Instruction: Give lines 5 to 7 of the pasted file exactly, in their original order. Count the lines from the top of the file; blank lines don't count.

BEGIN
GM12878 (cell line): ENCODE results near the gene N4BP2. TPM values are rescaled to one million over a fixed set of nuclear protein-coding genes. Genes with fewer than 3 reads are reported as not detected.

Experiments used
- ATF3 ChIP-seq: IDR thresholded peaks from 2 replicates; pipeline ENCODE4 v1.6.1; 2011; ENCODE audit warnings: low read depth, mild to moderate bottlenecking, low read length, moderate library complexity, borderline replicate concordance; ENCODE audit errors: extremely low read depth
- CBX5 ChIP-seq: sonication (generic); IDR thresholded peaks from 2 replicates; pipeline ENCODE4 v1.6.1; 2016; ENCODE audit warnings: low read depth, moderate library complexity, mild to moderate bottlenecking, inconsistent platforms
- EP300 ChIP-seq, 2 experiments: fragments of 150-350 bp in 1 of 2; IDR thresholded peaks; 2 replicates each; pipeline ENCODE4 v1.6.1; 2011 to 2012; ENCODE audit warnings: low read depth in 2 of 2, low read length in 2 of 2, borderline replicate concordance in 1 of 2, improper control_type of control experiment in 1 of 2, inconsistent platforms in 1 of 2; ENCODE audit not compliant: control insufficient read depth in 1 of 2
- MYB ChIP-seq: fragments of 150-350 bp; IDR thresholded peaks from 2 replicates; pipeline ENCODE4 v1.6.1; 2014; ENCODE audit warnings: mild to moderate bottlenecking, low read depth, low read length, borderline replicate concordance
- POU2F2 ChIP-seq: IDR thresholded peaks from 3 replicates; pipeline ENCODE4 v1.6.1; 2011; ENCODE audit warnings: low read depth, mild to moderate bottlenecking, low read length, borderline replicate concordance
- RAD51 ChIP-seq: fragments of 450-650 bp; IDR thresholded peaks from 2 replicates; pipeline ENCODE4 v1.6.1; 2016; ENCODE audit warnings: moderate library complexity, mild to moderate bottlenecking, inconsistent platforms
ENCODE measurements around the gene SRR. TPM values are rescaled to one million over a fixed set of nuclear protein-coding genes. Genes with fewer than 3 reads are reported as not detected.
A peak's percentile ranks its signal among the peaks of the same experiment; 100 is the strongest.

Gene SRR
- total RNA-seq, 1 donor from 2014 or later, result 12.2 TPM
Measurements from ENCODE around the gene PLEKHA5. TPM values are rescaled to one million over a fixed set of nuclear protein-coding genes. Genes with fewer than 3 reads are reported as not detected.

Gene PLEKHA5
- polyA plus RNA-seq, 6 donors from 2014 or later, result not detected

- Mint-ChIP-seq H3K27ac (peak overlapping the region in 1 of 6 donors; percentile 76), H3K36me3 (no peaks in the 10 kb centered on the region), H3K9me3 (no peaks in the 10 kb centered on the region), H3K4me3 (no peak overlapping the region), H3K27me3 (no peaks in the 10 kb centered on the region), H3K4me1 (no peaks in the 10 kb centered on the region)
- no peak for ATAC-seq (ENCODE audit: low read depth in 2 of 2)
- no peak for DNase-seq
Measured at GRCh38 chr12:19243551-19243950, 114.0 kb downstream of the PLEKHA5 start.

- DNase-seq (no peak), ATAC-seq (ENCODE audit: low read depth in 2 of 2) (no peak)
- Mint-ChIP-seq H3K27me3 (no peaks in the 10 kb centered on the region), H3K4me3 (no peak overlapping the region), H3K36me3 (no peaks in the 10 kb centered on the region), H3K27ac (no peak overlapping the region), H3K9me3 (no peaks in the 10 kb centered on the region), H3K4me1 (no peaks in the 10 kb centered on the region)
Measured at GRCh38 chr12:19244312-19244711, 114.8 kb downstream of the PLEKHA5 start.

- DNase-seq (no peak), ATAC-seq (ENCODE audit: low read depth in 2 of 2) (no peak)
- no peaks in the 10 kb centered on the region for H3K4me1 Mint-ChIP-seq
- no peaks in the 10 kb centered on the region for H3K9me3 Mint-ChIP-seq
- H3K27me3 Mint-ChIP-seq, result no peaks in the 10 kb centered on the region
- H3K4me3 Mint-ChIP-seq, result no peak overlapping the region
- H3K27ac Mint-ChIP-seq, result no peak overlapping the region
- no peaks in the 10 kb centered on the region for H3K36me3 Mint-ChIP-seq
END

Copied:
- EP300 ChIP-seq, 2 experiments: fragments of 150-350 bp in 1 of 2; IDR thresholded peaks; 2 replicates each; pipeline ENCODE4 v1.6.1; 2011 to 2012; ENCODE audit warnings: low read depth in 2 of 2, low read length in 2 of 2, borderline replicate concordance in 1 of 2, improper control_type of control experiment in 1 of 2, inconsistent platforms in 1 of 2; ENCODE audit not compliant: control insufficient read depth in 1 of 2
- MYB ChIP-seq: fragments of 150-350 bp; IDR thresholded peaks from 2 replicates; pipeline ENCODE4 v1.6.1; 2014; ENCODE audit warnings: mild to moderate bottlenecking, low read depth, low read length, borderline replicate concordance
- POU2F2 ChIP-seq: IDR thresholded peaks from 3 replicates; pipeline ENCODE4 v1.6.1; 2011; ENCODE audit warnings: low read depth, mild to moderate bottlenecking, low read length, borderline replicate concordance